If you trade Martinook, you likely do so for very little value compared to the intangibles that he brings to the table. He has one year left at $2 million AAV, which is fine for the kind of player that he is. Injuries have been an issue for him, and that’s just the nature of how he plays. He throws his body around with little to no hesitation.

Again, what’s the point?

Maybe, But Probably Not

Brett Pesce

I think it’s fair to say that there was some regression with Pesce in 2019-20 after his absolutely stellar 2018-19 campaign. There are a lot of factors for that, but perhaps the biggest one was his inconsistent defensive partners.

I never loved Joel Edmundson with him, and their results together varied for much of the season. Jake Gardiner was originally supposed to be his partner for the long term, but that obviously never really happened as Gardiner had a remarkably unfortunate first half and by the time he got it together, Pesce’s season was over due to another shoulder injury.

That, in itself, is another issue. The shoulder injuries are starting to pile up for Pesce, and you have to wonder how it will influence his game moving forward. That said, the same things you could say about Pesce in years past still hold true - he is the modern day shutdown defenseman who can lock down the defensive zone and has the mobility to jump up into the offensive zone and be a factor in all three zones. When he’s at his best, he is constantly pushing the puck up ice and in doing so keeping the puck out of his own end.

There have been plenty of rumors surrounding him over the last few seasons, particularly in connection to bringing in a top-six forward. I don’t think it’s likely that a move of that caliber gets made involving Pesce this offseason, but it won’t stop teams from lusting over his high-end talent and very team-friendly contract. Don Waddell will pick up the phone, but it would take a significant return for him to even consider having the conversation.

Expect him to line up with Skjei next season, as was likely the plan from the get-go.

Warren Foegele

In nine fewer games played than his rookie season, Foegele doubled his point production. From December 5 to February 22, he had 20 points in 33 games while averaging under 15:00 of ice time per game. He took some real steps forward in his sophomore season, and that was more than a year after Brind’Amour initially referred to him as the perfect Hurricane (paraphrasing).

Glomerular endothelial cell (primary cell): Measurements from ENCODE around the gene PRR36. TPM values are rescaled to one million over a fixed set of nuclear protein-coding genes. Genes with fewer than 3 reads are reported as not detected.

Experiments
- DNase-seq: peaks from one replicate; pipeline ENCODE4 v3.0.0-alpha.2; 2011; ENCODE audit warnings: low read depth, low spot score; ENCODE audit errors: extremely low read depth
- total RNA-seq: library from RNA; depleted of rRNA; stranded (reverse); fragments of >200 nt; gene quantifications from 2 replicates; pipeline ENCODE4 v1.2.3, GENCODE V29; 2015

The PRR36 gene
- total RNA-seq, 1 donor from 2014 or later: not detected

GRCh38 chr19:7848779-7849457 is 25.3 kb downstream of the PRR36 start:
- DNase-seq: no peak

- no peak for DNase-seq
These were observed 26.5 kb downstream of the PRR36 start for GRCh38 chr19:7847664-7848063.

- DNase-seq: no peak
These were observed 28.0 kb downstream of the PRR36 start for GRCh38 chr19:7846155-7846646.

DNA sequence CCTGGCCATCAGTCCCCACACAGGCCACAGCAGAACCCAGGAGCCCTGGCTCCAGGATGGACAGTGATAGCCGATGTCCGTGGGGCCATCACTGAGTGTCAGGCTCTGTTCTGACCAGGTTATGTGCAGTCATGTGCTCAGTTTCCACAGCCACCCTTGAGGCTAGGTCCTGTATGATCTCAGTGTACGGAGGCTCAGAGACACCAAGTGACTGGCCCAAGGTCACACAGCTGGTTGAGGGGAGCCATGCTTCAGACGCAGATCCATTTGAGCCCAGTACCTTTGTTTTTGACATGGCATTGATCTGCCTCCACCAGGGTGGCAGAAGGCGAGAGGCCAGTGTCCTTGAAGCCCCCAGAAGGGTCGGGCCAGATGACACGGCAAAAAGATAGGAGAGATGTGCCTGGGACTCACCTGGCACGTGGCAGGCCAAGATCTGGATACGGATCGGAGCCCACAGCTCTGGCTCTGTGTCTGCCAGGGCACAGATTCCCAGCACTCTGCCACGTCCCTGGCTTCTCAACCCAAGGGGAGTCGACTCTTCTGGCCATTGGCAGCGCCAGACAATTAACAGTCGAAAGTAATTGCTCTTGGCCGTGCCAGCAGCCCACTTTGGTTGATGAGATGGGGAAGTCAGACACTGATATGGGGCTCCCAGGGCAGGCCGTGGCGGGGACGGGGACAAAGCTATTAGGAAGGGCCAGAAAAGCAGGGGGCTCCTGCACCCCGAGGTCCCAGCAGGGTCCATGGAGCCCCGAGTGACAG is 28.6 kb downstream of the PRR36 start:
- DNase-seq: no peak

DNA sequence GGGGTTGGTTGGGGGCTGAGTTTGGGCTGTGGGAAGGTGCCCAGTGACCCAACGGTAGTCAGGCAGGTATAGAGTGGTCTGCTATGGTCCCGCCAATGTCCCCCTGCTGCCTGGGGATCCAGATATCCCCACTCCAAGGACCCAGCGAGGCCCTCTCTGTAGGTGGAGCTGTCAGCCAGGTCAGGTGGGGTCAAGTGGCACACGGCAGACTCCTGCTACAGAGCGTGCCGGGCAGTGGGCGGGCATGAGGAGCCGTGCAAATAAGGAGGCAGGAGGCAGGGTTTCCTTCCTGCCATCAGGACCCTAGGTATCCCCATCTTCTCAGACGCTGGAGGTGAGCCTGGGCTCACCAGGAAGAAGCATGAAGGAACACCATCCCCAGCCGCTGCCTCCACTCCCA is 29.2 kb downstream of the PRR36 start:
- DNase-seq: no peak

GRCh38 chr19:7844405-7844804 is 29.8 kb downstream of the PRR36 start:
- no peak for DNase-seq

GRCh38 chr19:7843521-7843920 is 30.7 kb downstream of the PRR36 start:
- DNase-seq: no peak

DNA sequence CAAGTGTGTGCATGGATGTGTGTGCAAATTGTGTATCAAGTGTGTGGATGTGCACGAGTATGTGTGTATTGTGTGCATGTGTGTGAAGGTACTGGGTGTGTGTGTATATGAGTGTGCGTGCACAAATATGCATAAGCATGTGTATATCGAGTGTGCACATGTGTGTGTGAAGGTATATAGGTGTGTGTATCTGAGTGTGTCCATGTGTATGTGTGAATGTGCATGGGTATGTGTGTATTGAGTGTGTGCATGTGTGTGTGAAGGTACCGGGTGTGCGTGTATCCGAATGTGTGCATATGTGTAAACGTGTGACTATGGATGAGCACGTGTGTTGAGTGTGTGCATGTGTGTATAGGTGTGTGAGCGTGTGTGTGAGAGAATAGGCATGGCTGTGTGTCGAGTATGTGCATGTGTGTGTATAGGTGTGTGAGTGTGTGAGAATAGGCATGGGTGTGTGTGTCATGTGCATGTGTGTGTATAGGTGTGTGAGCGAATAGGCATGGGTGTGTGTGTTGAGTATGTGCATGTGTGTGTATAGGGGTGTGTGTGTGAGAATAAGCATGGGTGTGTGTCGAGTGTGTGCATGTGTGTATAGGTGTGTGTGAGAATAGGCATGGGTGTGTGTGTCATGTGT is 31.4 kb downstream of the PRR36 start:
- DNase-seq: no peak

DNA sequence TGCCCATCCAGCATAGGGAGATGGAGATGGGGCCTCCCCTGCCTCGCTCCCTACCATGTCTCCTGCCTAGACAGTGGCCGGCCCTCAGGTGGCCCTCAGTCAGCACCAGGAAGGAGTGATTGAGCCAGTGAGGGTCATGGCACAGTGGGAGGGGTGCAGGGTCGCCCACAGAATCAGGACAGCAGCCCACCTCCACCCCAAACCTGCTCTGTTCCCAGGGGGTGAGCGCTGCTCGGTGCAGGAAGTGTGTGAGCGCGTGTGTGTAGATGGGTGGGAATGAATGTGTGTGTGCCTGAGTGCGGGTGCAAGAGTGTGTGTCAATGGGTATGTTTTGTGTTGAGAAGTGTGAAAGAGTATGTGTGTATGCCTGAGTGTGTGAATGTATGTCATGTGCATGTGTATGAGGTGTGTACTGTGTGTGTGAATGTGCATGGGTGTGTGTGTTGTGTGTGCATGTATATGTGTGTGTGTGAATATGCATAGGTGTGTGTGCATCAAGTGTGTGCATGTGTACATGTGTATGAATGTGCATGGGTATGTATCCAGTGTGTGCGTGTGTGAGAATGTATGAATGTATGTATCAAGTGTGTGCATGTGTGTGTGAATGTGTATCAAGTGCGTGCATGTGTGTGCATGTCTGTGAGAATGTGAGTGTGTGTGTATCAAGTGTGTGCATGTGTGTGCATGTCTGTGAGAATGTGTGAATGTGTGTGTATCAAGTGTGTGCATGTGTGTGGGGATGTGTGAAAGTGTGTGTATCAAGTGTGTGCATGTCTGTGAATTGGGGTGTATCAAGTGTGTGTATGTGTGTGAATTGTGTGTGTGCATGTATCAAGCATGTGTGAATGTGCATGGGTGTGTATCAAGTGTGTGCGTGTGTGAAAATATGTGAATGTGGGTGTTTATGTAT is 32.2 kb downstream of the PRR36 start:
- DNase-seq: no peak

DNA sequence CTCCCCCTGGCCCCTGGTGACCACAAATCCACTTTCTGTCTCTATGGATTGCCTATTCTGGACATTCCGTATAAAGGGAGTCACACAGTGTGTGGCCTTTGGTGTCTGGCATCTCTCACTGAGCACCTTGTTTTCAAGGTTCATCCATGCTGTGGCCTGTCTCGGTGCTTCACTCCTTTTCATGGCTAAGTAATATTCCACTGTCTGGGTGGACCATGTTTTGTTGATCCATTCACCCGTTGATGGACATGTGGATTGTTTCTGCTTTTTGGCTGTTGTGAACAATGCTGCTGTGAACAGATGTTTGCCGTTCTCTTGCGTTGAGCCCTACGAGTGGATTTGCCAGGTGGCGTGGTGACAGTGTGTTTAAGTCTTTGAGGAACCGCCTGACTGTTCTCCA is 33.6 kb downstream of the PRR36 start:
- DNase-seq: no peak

There are some doubts that I have, though. I’m curious as to what his real ceiling is as an NHLer. I could see him scoring 20 goals. I could also see him regress to a point where he is often times invisible. He’s shown that he is capable of both of those things in his first two seasons.

At points, I’ve described him as a player whose body moves faster than his mind. That’s not a slight at how he thinks the game, though, it’s a testament to just how fast he moves around the ice and how engaged he is physically. Part of me wants him to slow it down a bit and let himself get that extra second to process what’s going on before making a decision with the puck. That has showed itself often in scoring chances where he has rushed himself to put a puck on net, where he would have been better off delaying, settling a puck, and then going for goal.

Do you chalk that up to growing pains of a still very young NHL player?

I don’t have the answers there, but he is beloved by the organization and his teammates. We will learn here soon just how much the team loves him, though, because is a restricted free agent in need of his first post-ELC deal.

I don’t expect there to be much groveling in those contract negotiations, but the fact that he is an RFA keeps the door open on him potentially getting traded.

Haydn Fleury

In 2019-20, we finally saw the long-awaited evolution of the 2014 seventh-overall pick. When injuries hammered the blue line, Fleury came along and filled in very nicely, and as time went on and the postseason was eventually played, he established himself as a real player at this level.

I loved the season he had, and he absolutely is worthy of having a spot in the lineup every single night moving forward. The question now, as it has always been, is will he been given that opportunity?

For the first time, I think the answer is yes. He saw real minutes during the postseason, and that was with everyone but Pesce healthy (or at least healthy enough to play). With Joel Edmundson, Trevor van Riemsdyk, and Sami Vatanen all slated to hit unrestricted free agency, there is a now a clear opening for Fleury to play and not worry about being yanked out of the lineup at a moment’s notice, not to see the ice again for a week.

The only hold up with him, like Foegele, is his RFA status. I think he will end up getting a one-year deal in the ballpark of $1.5-2 million, and with a full season of sustained playing time, they will come back to it following the 2020-21 season. I doubt that the Canes will be eager to give him a multi-year deal that walks him into UFA status.

I don’t think it’s likely that he gets dealt, by any means.